Clockwise, from the left: The table set for snack and tea, a lovely geography display in Room 6, and the reading nook in Room 3

Attractiveness is another important element in the Montessori classroom. Beauty invites the students and welcomes them to learn. No chintz involved–I promise! Here,¬†beauty is more closely allied with simplicity. A lack of clutter is just as important as¬†the use of natural materials like wood. Beauty invites the children to learn, just as it makes them feel welcome.

Nature and Reality

Nature and Reality

Clockwise, from the left: A successful bug hunting field trip, nature beneath our feet, and a quilt made with the botany insets

Montessori classrooms are also designed to bring the children into contact with nature and reality. Using breakable containers (like glass) allows students to learn to handle materials with greater care. Lightweight tables remind students that absentminded movements can disrupt a quiet classroom or the work of a fellow classmate.

Another way that Montessori classrooms mimic reality is by limiting the availability of each material in the room. The ability¬†to wait until a fellow student has finished with¬†a work is an invaluable life skill. It also helps to create an atmosphere of respect in the classroom. It emphasizes that each child’s work and work time is important.

Finally, we make an effort to bring the beauty of nature into the classroom by bringing in living things (plants and animals) inside and also by taking the students to experience the natural world out of doors.

Montessori Materials

Montessori Material

Clockwise, from the left: The Geometric Solids, The Stamp Game, and The Green Series

I’ll just touch on this briefly, since the Montessori materials could (and probably will) be a post in their own right. Undoubtedly, the materials are an integral part of any Montessori classroom. Here are a few brief bullet points on Montessori Materials:

  • They’re¬†designed to stimulate the student’s natural desire to learn, and to encourage concentration.
  • They¬†should have a Control of Error. That is, there should be some way for the students to see their own mistakes and have the opportunity to correct them. This allows students¬†to teach themselves.
  • There’s a Sensitive Period–a developmental “sweet spot”–for introducing each material.
  • Materials increase in complexity.
  • Materials move from concrete to abstract.
  • Many materials are designed to provide foundation for later work. An example of this is insets, which strengthen the fine motor skills necessary for¬†letter formation.



Clockwise, from the top: The community-made banner for our school’s Community Garden, Mixed ages, students helping to tidy a classroom mess, a student sharing snack with his classmate, and students helping with a school beautification project.

In Montessori schools, we encourage the students to take ownership of the classroom. It’s their space, and that means they’re involved in the care and keeping of it. This is why you’ll often see Montessori students cleaning tables or¬†even picking up trash around campus. We encourage the students to think of the school as shared space–because it is!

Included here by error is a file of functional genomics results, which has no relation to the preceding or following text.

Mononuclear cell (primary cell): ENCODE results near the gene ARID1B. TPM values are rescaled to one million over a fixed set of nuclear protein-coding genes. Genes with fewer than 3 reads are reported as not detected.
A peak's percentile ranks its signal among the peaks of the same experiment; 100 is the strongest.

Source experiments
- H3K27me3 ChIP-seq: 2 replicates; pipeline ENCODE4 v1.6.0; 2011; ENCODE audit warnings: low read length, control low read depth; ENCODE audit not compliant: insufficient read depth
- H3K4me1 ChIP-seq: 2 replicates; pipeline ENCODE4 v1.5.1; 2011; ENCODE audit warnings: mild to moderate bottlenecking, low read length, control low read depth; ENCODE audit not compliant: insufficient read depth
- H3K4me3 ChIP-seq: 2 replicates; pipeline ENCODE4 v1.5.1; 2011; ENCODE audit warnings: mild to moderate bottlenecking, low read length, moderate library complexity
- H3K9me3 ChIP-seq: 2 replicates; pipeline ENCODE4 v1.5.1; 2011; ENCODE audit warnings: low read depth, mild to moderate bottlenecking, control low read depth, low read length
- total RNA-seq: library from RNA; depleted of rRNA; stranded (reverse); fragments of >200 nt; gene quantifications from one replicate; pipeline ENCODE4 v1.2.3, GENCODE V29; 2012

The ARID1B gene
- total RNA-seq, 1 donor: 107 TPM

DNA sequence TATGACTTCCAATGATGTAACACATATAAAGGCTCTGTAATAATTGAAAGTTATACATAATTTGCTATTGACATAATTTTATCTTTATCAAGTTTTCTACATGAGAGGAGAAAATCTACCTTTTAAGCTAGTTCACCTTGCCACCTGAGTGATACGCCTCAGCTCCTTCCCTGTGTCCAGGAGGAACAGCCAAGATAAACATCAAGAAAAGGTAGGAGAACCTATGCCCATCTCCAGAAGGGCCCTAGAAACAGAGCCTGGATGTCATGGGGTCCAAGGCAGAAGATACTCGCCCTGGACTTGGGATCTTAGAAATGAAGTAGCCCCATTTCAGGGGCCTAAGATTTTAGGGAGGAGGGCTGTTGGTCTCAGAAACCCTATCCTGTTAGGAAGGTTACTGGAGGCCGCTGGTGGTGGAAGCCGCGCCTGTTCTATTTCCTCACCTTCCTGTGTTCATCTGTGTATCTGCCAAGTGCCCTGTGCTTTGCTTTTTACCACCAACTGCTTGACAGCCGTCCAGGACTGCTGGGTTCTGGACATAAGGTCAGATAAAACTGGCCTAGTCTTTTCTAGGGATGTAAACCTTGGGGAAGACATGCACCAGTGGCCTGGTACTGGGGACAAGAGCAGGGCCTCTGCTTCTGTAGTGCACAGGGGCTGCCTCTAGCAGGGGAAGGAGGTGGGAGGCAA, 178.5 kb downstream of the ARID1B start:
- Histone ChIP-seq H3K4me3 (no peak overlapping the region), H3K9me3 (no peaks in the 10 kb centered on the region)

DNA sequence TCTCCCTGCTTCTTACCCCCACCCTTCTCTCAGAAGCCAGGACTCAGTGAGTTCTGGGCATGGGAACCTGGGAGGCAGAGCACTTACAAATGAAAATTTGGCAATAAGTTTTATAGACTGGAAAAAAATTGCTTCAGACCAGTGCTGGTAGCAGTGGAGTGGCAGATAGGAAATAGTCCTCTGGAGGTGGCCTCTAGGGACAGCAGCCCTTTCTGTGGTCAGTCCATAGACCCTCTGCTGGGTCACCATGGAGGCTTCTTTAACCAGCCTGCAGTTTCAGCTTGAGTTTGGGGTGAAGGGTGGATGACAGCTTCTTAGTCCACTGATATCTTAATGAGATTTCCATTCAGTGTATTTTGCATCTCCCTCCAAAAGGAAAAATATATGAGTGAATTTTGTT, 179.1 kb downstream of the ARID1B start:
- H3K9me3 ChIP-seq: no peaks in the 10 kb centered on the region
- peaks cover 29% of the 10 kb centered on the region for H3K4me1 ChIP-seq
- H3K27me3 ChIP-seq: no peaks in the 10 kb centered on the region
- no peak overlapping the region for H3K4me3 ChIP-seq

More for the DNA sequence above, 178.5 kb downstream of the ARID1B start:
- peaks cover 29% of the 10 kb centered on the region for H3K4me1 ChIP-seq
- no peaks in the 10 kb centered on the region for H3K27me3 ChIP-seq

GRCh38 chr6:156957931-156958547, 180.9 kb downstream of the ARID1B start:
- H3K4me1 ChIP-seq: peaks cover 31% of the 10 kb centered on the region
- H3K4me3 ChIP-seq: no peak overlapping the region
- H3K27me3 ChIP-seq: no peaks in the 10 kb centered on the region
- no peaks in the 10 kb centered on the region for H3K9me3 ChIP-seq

Caring for each other is also part of the Montessori classroom. Helping their peers comes spontaneously to most children¬†and it’s additionally¬†fostered by our mixed ages. Teaching the younger children benefits more than just those receiving the lessons. It is, after all, through teaching, that the student best reinforces what he’s¬†already learned.

As you can see, the Prepared Environment is an integral part of the Montessori teaching philosophy. As we begin our exploration of what it means to be a part of a Montessori community, I hope you’ll begin to see our vision for education.

Further Reading:

  • “The Six Principles of the Montessori Prepared Environment Explained.” – NAMC Montessori Teacher Training Blog. Montessori Teacher Training, 18 Mar. 2009. Web. 6 Sept. 2015.
  • “Montessori Classroom Approach.” American Montessori Society. Web. 6 Sept. 2015.
  • Lillard, Paula Polk. “The Montessori Method.” Montessori, a Modern Approach. New York: Schocken, 1972. Print.

MSO Classroom Profiles: Room 3

Classroom Profiles

Over the next couple of weeks, I’ll be shifting my focus a bit closer to home as I profile each of the classrooms at my wonderful home away from home, The Montessori School of Ojai. Along with photographs of each classroom, the students in action, and a peep into the daily schedule of each of class, you’ll also be treated to a brief Q&A with the head teacher.

Jenny Lang

photo (54)

Jenny received her own early education at Montessori School of Ojai. After attending Chico State University, Jenny returned to Ojai and came to work first in the Child Care program and then as an assistant, while pursuing her Child Development Education. She has completed Montessori Teacher Training under Dr. Victoria Matthews and Montessori Infant Teacher Training and the Preschool-Kindergarten Teacher Training Courses through the North American Montessori Center. She has worked with every age group at the school, but her love of infants inspired her to be instrumental in the development and start of the Infant Program at MSO.  Jenny serves as a Montessori Teacher Trainer.

Room 3 Collage


What does the school day look like in Room 3?

Room 3 is always a hive of activity. Children come in the morning and find work. I feel that the children in my room are eager to find work right away. They are excited to explore the room and help me create new works. When they are done eating snack, they discard the snack they don’t want, pour the water into our water bucket, then they wash their own dishes. The contents of¬†the water bucket are¬†used by the plant monitor to water the classroom plants. When we line up to go outside, we go over who is here and who is not so the children are involved in learning about the children in their classroom. Group is a time when we can go over our unit, read stories and sing songs. We also end our day with a song so the children know its nap time or time to go home!